Looking ahead to summer, Pfizer and Moderna executives said they expect to complete delivery of 300 million doses each, and J&J aims to provide an additional 100 million doses — more than enough to vaccinate every American adult.
Arizona will increase vaccinations by opening its fourth state-run mass vaccination clinic, state health department officials said. In addition, transportation costs to and from vaccination appointments now will be covered for people enrolled in Arizona’s Medicaid program, Gov. Doug Ducey said.
“This change will make it easier for our most vulnerable Arizonans … to get vaccinated,” Ducey said.
California Gov. Gavin Newsom said 11 mobile clinics will open in California’s vast Central Valley, an agricultural region that’s been hit hard by the coronavirus. They’ll be used mainly to vaccinate farmworkers who don’t have transportation to larger vaccination sites or can’t navigate the state’s online signup portal.
Newsom said the state also is sending 34,000 extra vaccine doses to that area from a pharmacy that wasn’t using them quickly enough.
Meanwhile, Tennessee’s top health official said Tuesday that more than 2,400 doses of the COVID-19 vaccine went to waste over the past month in Shelby County, which encompasses Memphis, while local officials sat on tens of thousands of shots that they thought had already gone into arms.
Health Commissioner Lisa Piercey said a Department of Health investigation over the weekend found issues dating to Feb. 3 that included spoiled doses, an excessive vaccine inventory, insufficient record-keeping and no formal process to manage soon-to-expire vaccines. A federal investigation is also expected.
Supporters mark one year since Arbery’s death
Savannah, Ga. — Family and friends walked in procession through the coastal subdivision where armed men chased and shot him in the street. Others joined his mother for a vigil at the rural church where he’s buried. Lawmakers paused to remember him at the Georgia state Capitol, and President Joe Biden offered thoughts on the slaying one year ago of Ahmaud Arbery.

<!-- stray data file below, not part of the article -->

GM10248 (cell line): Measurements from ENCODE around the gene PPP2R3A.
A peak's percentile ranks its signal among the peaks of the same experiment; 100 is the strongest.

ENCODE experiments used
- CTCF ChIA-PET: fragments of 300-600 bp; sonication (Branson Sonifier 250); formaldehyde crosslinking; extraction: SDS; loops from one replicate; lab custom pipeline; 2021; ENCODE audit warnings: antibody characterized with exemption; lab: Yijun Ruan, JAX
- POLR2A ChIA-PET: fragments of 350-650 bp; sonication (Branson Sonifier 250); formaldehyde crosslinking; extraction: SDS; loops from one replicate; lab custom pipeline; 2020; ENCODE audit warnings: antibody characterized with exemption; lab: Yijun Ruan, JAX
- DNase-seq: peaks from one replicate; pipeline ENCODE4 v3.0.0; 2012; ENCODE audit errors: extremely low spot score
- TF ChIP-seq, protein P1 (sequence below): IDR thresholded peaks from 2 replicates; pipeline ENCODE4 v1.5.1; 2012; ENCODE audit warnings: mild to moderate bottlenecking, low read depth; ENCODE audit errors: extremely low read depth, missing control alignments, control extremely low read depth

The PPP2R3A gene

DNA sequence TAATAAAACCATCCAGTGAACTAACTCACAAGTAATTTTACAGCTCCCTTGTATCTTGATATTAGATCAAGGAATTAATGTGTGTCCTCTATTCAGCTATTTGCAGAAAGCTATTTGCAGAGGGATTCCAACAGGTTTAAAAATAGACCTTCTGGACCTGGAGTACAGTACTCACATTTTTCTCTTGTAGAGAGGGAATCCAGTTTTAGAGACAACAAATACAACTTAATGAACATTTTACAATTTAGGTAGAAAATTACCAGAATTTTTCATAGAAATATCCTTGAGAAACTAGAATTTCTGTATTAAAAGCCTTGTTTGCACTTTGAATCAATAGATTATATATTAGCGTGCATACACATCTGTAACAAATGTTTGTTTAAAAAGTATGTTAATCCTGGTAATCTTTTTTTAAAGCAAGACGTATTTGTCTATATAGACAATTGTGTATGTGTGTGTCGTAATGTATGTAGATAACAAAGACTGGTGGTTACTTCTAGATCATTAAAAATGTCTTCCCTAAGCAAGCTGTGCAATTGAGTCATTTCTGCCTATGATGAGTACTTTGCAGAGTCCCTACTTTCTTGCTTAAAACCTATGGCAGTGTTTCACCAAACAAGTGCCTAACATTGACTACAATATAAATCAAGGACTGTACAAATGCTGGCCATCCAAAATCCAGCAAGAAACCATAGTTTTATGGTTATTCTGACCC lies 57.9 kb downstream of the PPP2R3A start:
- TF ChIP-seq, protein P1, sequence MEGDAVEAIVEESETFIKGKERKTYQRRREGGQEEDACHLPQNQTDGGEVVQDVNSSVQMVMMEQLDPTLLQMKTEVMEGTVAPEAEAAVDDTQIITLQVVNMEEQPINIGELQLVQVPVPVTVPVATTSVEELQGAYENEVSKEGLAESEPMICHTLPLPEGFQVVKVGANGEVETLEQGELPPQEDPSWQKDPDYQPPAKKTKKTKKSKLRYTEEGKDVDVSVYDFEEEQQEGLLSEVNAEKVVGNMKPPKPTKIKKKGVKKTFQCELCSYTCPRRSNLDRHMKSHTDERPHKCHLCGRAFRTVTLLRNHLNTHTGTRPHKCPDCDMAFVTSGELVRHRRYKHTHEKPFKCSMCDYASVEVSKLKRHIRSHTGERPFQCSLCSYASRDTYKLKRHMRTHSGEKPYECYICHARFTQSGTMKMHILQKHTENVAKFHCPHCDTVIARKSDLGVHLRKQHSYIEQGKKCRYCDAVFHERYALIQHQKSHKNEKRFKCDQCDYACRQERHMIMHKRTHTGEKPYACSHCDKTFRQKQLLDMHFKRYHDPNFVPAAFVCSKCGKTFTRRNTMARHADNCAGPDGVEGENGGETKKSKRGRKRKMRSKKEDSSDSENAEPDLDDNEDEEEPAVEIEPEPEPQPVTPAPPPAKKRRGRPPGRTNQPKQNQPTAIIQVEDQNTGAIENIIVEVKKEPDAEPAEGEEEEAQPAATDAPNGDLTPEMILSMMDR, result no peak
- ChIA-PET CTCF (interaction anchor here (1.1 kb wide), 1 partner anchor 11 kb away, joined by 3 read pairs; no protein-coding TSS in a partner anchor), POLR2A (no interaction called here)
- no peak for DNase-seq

When the 25-year-old was killed on Feb. 23, 2020, few outside this Georgia port city paid much attention at first. As three men await trial for murder, those closest to Arbery sought to make sure his death isn’t overlooked again.
“He isn’t going to rest in his grave until we get justice,” Marcus Arbery, Arbery’s father, said Tuesday evening as he and other family members led a group of about 100 supporters on a memorial march into the Satilla Shores subdivision.
Board leaders resign after deadly Texas power outages
Austin, Texas — Top board leaders of Texas’ embattled power grid operator said Tuesday they will resign following outrage over more than 4 million customers losing electricity last week during a deadly winter storm, including many whose frigid homes lacked heat for days in subfreezing temperatures.
The resignations are the first since the crisis began in Texas, and calls for wider firings remain in the aftermath of one of the worst power outages in U.S. history.
All of the four board directors who are stepping down, including Chairwoman Sally Talberg, live outside of Texas, which only intensified criticism of the Electric Reliability Council of Texas. The resignations are effective today — a day before Texas lawmakers are expected to sharply question grid managers and energy officials about the failures during hearings at the state Capitol.
A fifth board member also resigned, and a candidate for a director position who also does not live in Texas withdrew his name.
Tech firms: There’s little doubt Russia was behind hack
Washington (ap) — Leading technology companies said Tuesday that a months-long breach of corporate and government networks was so sophisticated, focused and labor-intensive that a nation had to be behind it, with all the evidence pointing to Russia.
In the first congressional hearing on the breach, representatives of technology companies involved in the response described a hack of almost breathtaking precision, ambition and scope. The perpetrators stealthily scooped up specific emails and documents on a target list from the U.S. and other countries.
“We haven’t seen this kind of sophistication matched with this kind of scale,” Microsoft President Brad Smith told the Senate Intelligence Committee.